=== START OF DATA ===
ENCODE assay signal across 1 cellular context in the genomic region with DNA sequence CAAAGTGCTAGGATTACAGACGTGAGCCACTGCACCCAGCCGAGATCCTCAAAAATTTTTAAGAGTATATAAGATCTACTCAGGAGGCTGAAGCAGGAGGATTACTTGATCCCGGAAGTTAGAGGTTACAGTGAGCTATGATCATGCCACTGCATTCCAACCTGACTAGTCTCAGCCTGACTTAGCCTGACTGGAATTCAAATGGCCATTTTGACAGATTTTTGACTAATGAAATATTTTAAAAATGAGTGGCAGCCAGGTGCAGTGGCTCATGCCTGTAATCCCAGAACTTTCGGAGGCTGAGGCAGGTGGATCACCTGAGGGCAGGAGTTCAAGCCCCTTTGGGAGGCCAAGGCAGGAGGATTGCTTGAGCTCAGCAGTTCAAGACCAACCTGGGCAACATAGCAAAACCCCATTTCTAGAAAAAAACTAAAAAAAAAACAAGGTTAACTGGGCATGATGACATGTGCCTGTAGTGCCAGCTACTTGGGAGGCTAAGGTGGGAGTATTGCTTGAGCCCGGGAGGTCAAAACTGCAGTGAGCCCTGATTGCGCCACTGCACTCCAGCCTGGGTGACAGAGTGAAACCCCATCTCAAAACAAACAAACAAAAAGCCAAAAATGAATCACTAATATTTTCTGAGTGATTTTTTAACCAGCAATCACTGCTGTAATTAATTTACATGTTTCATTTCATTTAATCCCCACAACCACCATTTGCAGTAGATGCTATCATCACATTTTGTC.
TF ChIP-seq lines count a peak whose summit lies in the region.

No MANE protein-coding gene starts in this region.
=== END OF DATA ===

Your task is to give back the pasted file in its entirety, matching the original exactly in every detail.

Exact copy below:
ENCODE assay signal across 1 cellular context in the genomic region with DNA sequence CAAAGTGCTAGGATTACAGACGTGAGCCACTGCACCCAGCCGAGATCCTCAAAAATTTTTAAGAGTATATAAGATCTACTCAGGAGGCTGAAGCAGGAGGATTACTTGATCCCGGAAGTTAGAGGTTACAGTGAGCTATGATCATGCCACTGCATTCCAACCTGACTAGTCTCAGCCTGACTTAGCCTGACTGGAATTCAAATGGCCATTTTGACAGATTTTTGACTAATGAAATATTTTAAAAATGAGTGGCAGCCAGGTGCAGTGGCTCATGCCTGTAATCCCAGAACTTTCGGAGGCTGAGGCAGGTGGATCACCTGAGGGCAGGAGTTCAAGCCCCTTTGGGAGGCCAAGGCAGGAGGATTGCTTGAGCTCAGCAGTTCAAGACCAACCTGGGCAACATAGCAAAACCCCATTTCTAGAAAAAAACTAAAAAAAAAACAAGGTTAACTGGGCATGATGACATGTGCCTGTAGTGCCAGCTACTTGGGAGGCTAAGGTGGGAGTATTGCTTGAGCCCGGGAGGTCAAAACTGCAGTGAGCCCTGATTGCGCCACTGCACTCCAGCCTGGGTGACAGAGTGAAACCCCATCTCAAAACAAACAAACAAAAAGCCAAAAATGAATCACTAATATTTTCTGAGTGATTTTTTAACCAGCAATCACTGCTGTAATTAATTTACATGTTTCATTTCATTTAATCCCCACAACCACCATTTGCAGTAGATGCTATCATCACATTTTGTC.
TF ChIP-seq lines count a peak whose summit lies in the region.

No MANE protein-coding gene starts in this region.